Poetry

“21” by Richard Siken.

Hold onto your voice. Hold onto your breath. Don’t make a noise,
don’t leave the room until I come back from the dead for you. I will
come back from the dead for you. This could be a city. This could be a
graveyard. This could be the basket of a big balloon. Leave the lights
on. Leave a trail of letters like those little knots of bread we used to
dream about. We used to dream about them. We used to do a lot of
things. Put your hand to the knob, your mouth to the hand, pick up the
bread and devour it. I’m in the hallway again, I’m in the hallway. The
radio’s playing my favorite song. Leave the lights on. Keep talking. I’ll
keep walking toward the sound of your voice.

Poetry

“Dirty Valentine” by Richard Siken.

There are so many things I’m not allowed to tell you.
I touch myself, I dream.
Wearing your clothes or standing in the shower for over an hour, pretending
that this skin is your skin, these hands your hands,
these shins, these soapy flanks.
The musicians start the overture while I hide behind the microphone,
trying to match the dubbing
to the big lips shining down from the screen.
We’re filming the movie called Planet of Love-
there’s sex of course, and ballroom dancing,
fancy clothes and waterlilies in the pond, and half the night you’re
a dependable chap, mounting the stairs in lamplight to the bath, but then
the too white teeth all night,
all over the American sky, too much to bear, this constant fingering,
your hands a river gesture, the birds in flight, the birds still singing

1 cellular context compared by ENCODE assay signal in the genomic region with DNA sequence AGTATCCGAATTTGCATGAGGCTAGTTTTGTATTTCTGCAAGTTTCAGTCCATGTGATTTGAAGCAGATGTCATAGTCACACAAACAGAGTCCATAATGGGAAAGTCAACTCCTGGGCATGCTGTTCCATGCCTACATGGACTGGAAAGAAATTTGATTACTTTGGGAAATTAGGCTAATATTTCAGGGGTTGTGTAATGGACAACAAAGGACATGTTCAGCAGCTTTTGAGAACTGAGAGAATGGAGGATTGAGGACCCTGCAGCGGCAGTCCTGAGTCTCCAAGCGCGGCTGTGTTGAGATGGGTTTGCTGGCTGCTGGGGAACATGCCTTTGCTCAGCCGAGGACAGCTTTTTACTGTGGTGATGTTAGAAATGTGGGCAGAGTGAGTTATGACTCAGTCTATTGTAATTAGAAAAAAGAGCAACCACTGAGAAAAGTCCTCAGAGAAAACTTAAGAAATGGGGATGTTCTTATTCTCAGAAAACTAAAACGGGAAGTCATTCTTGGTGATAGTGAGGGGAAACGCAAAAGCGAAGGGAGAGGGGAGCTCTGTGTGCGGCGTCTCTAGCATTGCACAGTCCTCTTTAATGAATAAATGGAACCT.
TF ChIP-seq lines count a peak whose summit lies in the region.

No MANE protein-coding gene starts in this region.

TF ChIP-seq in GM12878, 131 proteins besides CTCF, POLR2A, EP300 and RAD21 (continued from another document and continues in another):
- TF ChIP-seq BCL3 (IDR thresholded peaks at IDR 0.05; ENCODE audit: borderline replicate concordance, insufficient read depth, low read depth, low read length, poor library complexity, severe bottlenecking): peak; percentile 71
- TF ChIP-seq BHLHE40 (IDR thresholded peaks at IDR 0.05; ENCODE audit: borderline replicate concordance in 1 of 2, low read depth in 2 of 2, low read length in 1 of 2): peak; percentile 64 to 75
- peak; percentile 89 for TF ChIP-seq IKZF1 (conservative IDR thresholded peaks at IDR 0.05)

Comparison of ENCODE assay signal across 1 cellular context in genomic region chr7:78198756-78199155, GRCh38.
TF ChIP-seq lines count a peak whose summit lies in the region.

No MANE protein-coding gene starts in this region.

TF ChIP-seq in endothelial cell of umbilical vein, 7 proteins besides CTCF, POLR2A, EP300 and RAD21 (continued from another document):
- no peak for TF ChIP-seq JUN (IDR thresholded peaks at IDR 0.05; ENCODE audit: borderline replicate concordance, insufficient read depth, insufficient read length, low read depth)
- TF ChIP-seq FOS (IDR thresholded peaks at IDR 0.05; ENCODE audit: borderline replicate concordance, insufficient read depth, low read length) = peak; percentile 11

outside the greasy window, in the trees.
There’s a part in the movie
where you can see right through the acting,
where you can tell that I’m about to burst into tears,
right before I burst into tears
and flee to the slimy moonlit riverbed
canopied with devastated clouds.
We’re shouting the scene where
I swallow your heart and you make me
spit it up again. I swallow your heart and it crawls
right out of my mouth.
You swallow my heart and flee, but I want it back now, baby. I want it back.
Lying on the sofa with my eyes closed, I didn’t want to see it this way,
everything eating everything in the end.
We know how the light works,
we know where the sound is coming from.
Verse. Chorus. Verse.
I’m sorry. We know how it works. The world is no longer mysterious.

Poetry

“Saying Your Names” by Richard Siken.

Chemical names, bird names, names of fire
and flight and snow, baby names, paint names,
delicate names like bones in the body,
Rumplestiltskin names that are always changing,
names that no one’s ever able to figure out.
Names of spells and names of hexes, names
cursed quietly under the breath, or called out
loudly to fill the yard, calling you inside again,
calling you home. Nicknames and pet names
and baroque French monikers, written in
shorthand, written in longhand, scrawled
illegibly in brown ink on the backs of yellowing
photographs, or embossed on envelopes lined
with gold. Names called out across the water,
names I called you behind your back,
sour and delicious, secret and unrepeatable,
the names of flowers that open only once,
shouted from balconies, shouted from rooftops,
or muffled by pillows, or whispered in sleep,
or caught in the throat like a lump of meat.
I try, I do. I try and try. A happy ending?
Sure enough— Hello darling, welcome home.
I’ll call you darling, hold you tight. We are
not traitors but the lights go out. It’s dark.
Sweetheart, is that you? There are no tears,
no pictures of him squarely. A seaside framed
in glass, and boats, those little boats with
sails aflutter, shining lights upon the water,